Dear Sir, still; and, were there no other cause, The following articles I transcribed two-thirds, or 1400 chapels, would be about twenty years ago, from a work unoccupied on the Lord's Day, toge- comparatively little known. Should ther with 1400 places, not chapels; you think them suited to the genius of though it is probable that a reduction your publication, they are very much in the present number of the Travelling at your service. It is needless to rePreachers would be necessary for the mark, that they have a direct bearing want of support; and, of course, a against bigotry and superstition; two greater number of chapels than the monsters, which I should be exceedabove would be unoccupied.” p. 45.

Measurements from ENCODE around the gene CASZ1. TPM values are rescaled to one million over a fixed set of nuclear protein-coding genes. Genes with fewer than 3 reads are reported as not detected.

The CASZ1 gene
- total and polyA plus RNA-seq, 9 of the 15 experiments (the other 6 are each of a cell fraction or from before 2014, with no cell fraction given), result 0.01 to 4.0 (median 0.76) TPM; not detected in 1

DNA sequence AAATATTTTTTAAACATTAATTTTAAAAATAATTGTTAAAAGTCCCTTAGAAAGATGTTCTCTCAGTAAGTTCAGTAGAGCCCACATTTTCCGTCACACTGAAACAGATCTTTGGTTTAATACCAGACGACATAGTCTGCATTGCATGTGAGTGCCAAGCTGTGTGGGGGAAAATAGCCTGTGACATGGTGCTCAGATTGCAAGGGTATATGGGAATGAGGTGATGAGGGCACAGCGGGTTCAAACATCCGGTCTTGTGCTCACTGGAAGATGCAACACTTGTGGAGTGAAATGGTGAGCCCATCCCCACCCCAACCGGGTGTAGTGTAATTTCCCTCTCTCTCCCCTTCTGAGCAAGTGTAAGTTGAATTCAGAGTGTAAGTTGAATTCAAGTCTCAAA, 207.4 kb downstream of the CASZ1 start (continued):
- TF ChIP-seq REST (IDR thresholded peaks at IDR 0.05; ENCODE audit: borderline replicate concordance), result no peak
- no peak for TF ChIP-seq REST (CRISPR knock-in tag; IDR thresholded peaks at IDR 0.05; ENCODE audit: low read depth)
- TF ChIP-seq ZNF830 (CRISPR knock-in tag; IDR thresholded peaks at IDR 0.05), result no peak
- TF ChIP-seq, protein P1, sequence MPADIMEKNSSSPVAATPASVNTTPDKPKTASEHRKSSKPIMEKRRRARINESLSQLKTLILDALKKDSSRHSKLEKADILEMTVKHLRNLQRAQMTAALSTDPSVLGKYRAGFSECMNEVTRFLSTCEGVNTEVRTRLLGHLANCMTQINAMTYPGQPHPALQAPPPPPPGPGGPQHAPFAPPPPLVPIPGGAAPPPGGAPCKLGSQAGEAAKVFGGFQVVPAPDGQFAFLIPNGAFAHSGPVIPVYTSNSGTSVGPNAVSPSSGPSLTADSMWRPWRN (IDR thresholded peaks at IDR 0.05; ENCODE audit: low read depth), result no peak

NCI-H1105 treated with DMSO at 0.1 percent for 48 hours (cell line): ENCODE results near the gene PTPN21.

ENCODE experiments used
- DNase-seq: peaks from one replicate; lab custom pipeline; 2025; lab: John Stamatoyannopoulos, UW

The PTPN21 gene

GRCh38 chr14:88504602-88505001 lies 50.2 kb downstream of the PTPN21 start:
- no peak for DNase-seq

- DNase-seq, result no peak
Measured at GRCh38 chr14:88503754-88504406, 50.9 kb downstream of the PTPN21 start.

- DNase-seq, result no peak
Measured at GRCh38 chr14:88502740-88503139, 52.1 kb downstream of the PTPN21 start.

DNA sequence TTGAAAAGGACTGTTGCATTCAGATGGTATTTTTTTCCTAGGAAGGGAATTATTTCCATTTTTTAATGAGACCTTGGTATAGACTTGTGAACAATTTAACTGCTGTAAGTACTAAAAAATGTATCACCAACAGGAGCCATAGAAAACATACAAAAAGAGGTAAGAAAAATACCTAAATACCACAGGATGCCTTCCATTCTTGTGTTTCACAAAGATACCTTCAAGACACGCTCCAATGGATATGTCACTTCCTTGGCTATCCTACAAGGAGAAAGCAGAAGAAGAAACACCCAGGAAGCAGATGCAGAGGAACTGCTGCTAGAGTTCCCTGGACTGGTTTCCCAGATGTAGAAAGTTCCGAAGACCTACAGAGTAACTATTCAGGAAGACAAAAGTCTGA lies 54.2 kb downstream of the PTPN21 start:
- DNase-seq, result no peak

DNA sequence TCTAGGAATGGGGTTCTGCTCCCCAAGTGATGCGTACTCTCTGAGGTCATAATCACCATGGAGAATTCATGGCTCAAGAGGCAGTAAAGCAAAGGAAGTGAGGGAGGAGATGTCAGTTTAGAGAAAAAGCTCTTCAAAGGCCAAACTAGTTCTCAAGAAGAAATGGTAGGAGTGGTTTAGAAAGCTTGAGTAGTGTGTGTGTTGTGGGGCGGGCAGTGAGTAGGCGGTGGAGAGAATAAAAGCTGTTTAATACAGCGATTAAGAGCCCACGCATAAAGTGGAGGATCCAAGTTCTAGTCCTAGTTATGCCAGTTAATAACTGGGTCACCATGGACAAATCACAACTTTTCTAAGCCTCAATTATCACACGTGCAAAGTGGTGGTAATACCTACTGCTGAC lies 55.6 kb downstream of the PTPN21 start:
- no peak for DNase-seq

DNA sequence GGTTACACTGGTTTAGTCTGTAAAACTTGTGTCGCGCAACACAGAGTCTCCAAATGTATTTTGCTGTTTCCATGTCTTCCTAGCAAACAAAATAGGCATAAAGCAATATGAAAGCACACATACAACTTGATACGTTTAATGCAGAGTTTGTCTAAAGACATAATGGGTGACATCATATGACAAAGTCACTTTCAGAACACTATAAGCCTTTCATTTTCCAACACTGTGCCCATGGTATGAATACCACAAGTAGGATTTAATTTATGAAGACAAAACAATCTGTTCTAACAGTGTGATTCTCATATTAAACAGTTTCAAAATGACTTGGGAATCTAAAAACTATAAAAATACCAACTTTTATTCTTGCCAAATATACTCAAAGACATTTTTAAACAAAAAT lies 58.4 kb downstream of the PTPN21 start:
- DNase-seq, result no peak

ingly glad to see hunted to death. In a religious point of view, Mr. H. I am, respectfully, yours, reasons in the following manner:
ABEDNEGO. “The numerous places at which they Professor Rochmer's Remarks on preach every Lord's Day, and which Heresy and Orthodoxy. are already calculated at 3150, hold “ The atrociousness of heresy is forth very flattering prospects of useful- proved by various descriptions of the ness. The sced of eternal life, scatter- crime. By orthodoxy, is to be underNo. 6,--VOL. I.
TO THE EDITOR OF THE IMPERIAL
LETTER FROM A MEXICAN CHIEF,